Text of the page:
Joey Votto explains the story behind his Players Weekend uniform name, “Tokki 2”

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Major League Baseball released the personalized jerseys for the inaugural Players Weekend, scheduled for this upcoming weekend. Craig highlighted some of the more interesting choices, like Mariners third baseman Kyle Seager‘s “Corey’s Brother.”

One that flew under the radar was Reds first baseman Joey Votto‘s “Tokki 2.” It actually has a really cool story behind it, which Votto explained on Wednesday. It involves outfielder Shin-Soo Choo, who was Votto’s teammate on the Reds in 2013. Via MLB.com’s Mark Sheldon:

“He was performing really well to the point that I kept telling him all the time, ‘I’m trying to keep up with you, I’m trying to catch you. How can I catch you? How can I beat you on the season?'” Votto explained. “About halfway through the year, I said, ‘Have you ever been to a dog track?’ He said, ‘Yep.’ I said, ‘You know those rabbits in the middle that spin around the center of the dog track that dogs chase but can never catch?’ He said, ‘Yep.’ I said, ‘That’s how I feel about you. No matter how much I chase, I can’t catch you.’ He said, ‘Oh yeah, that’s a tokki.'”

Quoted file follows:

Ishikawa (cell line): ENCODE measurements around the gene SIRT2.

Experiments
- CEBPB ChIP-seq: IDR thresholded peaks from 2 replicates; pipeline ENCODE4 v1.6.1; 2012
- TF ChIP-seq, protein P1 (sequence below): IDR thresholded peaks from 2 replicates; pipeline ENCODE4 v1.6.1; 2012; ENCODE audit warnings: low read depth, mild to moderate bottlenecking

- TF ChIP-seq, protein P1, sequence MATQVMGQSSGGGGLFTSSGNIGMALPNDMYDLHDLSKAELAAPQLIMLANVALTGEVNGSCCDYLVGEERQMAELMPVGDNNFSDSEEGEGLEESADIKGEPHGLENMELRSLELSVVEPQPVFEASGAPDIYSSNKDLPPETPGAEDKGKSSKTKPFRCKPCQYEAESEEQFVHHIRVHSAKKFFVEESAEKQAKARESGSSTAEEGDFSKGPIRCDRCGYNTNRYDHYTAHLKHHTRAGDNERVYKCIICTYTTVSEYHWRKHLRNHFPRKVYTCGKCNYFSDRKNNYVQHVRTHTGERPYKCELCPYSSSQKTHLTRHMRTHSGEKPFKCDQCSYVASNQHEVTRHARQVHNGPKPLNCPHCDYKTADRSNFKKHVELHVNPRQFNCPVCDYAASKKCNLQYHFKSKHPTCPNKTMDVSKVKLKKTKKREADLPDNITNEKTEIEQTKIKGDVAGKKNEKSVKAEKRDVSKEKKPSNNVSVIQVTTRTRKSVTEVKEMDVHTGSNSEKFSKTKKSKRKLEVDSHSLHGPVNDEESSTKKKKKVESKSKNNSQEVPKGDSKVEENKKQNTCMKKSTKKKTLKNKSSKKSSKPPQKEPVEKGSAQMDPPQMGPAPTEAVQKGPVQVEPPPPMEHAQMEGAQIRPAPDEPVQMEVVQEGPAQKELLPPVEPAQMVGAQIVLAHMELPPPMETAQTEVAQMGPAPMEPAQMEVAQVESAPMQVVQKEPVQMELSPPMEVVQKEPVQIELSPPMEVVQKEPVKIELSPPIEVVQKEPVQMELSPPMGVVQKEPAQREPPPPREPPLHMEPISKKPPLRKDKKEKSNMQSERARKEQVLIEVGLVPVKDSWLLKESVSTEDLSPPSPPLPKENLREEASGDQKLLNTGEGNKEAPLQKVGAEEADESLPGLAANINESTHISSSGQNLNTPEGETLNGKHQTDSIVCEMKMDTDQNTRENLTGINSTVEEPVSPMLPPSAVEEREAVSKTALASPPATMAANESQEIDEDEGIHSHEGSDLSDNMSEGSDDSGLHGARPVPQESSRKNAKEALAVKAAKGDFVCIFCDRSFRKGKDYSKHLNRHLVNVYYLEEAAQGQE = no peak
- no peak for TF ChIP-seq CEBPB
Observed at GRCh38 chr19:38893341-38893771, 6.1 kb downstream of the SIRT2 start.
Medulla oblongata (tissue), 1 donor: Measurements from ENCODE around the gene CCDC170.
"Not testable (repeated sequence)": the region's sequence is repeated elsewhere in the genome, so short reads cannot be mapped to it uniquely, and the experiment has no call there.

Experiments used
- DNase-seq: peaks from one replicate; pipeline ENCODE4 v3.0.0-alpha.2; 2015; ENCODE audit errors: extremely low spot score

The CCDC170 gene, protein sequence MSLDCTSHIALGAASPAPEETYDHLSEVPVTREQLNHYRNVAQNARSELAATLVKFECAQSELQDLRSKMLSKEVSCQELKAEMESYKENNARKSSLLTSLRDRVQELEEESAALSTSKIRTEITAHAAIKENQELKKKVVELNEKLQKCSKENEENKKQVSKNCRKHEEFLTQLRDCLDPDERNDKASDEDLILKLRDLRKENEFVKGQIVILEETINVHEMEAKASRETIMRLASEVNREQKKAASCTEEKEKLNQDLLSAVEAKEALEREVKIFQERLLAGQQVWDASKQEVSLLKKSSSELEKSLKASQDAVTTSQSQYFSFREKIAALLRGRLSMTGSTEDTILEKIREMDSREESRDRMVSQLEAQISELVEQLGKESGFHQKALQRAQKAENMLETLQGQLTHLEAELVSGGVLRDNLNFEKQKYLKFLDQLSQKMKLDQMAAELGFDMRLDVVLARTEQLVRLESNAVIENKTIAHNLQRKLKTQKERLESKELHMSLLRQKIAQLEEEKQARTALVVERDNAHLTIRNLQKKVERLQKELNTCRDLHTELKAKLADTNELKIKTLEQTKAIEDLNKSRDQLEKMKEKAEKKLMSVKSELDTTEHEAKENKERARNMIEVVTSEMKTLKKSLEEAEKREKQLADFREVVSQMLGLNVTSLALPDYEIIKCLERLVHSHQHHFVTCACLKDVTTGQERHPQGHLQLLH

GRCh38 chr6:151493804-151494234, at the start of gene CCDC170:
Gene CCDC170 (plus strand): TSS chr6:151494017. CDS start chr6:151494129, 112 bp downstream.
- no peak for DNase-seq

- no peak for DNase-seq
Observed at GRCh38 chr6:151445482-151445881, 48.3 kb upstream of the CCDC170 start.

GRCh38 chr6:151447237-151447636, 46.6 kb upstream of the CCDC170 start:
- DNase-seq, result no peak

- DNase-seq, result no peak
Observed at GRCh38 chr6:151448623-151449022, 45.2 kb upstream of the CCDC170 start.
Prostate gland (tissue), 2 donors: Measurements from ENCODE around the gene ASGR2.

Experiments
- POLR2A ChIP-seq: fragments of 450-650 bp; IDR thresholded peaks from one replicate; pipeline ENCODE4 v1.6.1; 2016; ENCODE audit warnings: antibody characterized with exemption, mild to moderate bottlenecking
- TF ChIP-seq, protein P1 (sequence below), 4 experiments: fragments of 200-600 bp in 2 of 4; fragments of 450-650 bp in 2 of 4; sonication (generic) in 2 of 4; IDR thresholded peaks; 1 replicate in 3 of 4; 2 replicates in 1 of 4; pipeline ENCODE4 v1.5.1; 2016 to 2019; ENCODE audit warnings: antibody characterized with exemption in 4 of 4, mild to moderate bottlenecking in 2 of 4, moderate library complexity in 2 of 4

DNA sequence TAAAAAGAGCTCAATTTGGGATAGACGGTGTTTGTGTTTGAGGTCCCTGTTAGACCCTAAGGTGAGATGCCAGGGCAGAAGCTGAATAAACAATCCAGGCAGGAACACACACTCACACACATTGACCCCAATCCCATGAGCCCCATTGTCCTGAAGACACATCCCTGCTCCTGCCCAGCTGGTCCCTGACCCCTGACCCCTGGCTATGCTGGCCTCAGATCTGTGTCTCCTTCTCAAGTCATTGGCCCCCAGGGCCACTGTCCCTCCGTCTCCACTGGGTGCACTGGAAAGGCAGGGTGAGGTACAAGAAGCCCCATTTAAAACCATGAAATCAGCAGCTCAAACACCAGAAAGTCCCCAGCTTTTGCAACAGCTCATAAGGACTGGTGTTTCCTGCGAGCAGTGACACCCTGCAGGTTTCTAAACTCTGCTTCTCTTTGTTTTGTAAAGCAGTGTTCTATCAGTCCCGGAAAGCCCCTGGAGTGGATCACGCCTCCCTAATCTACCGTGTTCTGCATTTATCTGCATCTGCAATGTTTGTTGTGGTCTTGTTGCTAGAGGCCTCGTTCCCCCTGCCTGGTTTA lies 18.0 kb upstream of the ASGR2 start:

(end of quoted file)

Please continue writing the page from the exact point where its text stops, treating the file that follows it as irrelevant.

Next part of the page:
“Tokki” is the Korean word for rabbit.

“Every day, we would say what’s up to each other, and we’d call each other Tokki,” Votto added. “Maybe three-quarters into the year and by the end of it, he said, ‘You’re my tokki.’ He was basically saying, ‘I’m trying to catch up with you now.’ By the end, he was Tokki 1 and I was Tokki 2. It’s just kind of a full-circle thing that we both put the word rabbit on the back of our jerseys. I thought it was kind of cool that we got to use a Korean word and got to share something with a former teammate. It’s an inside joke between the two of us that we get to share with everybody else now.”

What strikes me about this story is how Votto adopted some of Choo’s culture, in this case his language. When foreigners come over to the U.S., they’re expected to assimilate, forgoing so many things that have made them who they are, like mannerisms, language, habits, lifestyle choices, etc. People from the U.S. very rarely go the other way. Votto did and it resulted in a great friendship with a teammate.